The many uses of Pink Tape…

This afternoon, in an interstitial moment of madness brought on by having become unaccustomed to having an actual weekend involving anything apart from paperwork, I have been engaging in impromptu and not altogether successful attempts to make Christmas decorations out of pink tape. I do not think I will be giving up the day job to promote my new line of products... For those wondering however, I can confirm that no, you can't make a pom pom out of pink tape... and although I have lashed bamboo into something approximating a star shape for a fetching naive style festive feature piece, I don't think you would want me on your desert island raft making team.

I'm approaching the end of a run of time consuming cases that have lingered pending and part heard over much of this year... they have come up and down in sequence like hills that you pass on the way down the M5 with scarcely a glimpse of sky in between. Now the draft judgments are dropping silently into my inbox one by one, and I feel that I am approaching the levels...I'm stopping for coffee and refuelling before the next mountain range. The sign reads : Moto Christmas 19 days

Apart from the coming together of several imminent endings in a number of cases that have become as familiar as old friends, this week has been unheimlich in other ways... just as one trial went short The Times published a leader about a woman survivor of the Rotherham grooming gangs and the invitation by the council to the father to have contact (Sammy Woodhouse). I saw Norfolk's piece on the train to Swansea, and by the time I arrived I'd written much of the blog post I published later that day. Much time and energy since then has been devoted to trying to unpick what the facts of the story really were, what campaigners were actually calling for by way of reform and explaining to numerous tv and radio producers what the law actually says. I've had Sky TV in my kitchen (all my wisdom was left on the cutting room floor and one disembodied line about adoption was left in making me sound slightly out there), and I've been green screened into the Victoria Derbyshire Show. (44 mins in) This afternoon, before the decoration making frenzy I was on Talk Radio with John Nicholson. I *think* I talked some sense but will never know because I don't think you can replay it. This issue has totally taken over life this week - I've written three lengthy blog posts about the story and the issues it raises - because although the original story was flawed, the debate it has given oxygen to IS so important to many people (see here and here in addition to the one linked above). I may not agree that the answer to these women's concerns is a reform to the law - I think it is more likely to be about better awareness of court rules and options and better understanding of the impacts of abuse and control when applying the law - but what has driven me to contribute so many hours this week to this debate is the sense that the debate can't be useful to anyone if people are calling for reform of laws they don't understand in the first place. I'm comfortable with the idea that people want reform of the law - and that that may be justified (I can't see it at the moment, but maybe I will once debate becomes more specific and more rooted in the actual law and practice) - but legislation borne of headlines and emotions rather than calm, meticulous consideration of different scenarios, will very likely cause problems at least as great as those the campaigners understandably wish to solve. If there is to be reform let it be focused and clear and thought through. It's upsetting to be called a rape apologist, a stooge for social services or cold and unfeeling for trying to inject a bit of calm into a debate being driven by (understandable) emotions - but such is the lot of a lawyer I suppose. Objectivity and analytical ability is our stock in trade and it is often undervalued. These things will be needed if any campaign group wants to move beyond outrage and into actually getting something done. Those who think lawyers lack passion are mistaken. Our passion is the fuel in the engine, even though you do not see it always on the outside.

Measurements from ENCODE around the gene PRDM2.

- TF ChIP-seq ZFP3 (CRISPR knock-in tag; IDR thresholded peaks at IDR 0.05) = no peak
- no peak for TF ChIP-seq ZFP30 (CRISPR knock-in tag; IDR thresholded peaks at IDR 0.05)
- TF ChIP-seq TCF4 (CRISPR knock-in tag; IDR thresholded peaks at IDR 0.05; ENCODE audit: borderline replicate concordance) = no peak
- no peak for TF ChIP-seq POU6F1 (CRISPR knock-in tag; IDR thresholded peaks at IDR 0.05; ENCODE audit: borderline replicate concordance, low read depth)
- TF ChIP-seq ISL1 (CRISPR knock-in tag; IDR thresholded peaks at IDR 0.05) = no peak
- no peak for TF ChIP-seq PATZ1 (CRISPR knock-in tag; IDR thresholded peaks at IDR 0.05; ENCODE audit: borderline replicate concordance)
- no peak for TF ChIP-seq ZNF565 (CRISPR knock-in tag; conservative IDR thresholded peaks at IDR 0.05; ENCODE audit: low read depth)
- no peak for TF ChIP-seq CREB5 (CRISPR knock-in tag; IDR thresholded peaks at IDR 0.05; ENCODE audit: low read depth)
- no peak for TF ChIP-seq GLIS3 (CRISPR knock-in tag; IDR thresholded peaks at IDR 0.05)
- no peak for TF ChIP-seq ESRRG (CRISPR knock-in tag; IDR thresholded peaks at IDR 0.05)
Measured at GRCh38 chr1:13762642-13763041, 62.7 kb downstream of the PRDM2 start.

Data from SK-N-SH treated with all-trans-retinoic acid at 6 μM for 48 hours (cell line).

Tomorrow I head to Leeds to take part in the Family Justice Council debate on covert recording. That should be interesting (I won't say fun). I am hoping that someone in the audience will live tweet it as I don't think the FJC 'do' live tweeting...

I am also hoping whilst I'm there to do a spot of legal blogging. Much though depends on how early I can drag myself from my pit and get my backside to the train station...

I might write a blog post on my 3 ½ hour train journey...on the other hand I might just snooze.....is that ok?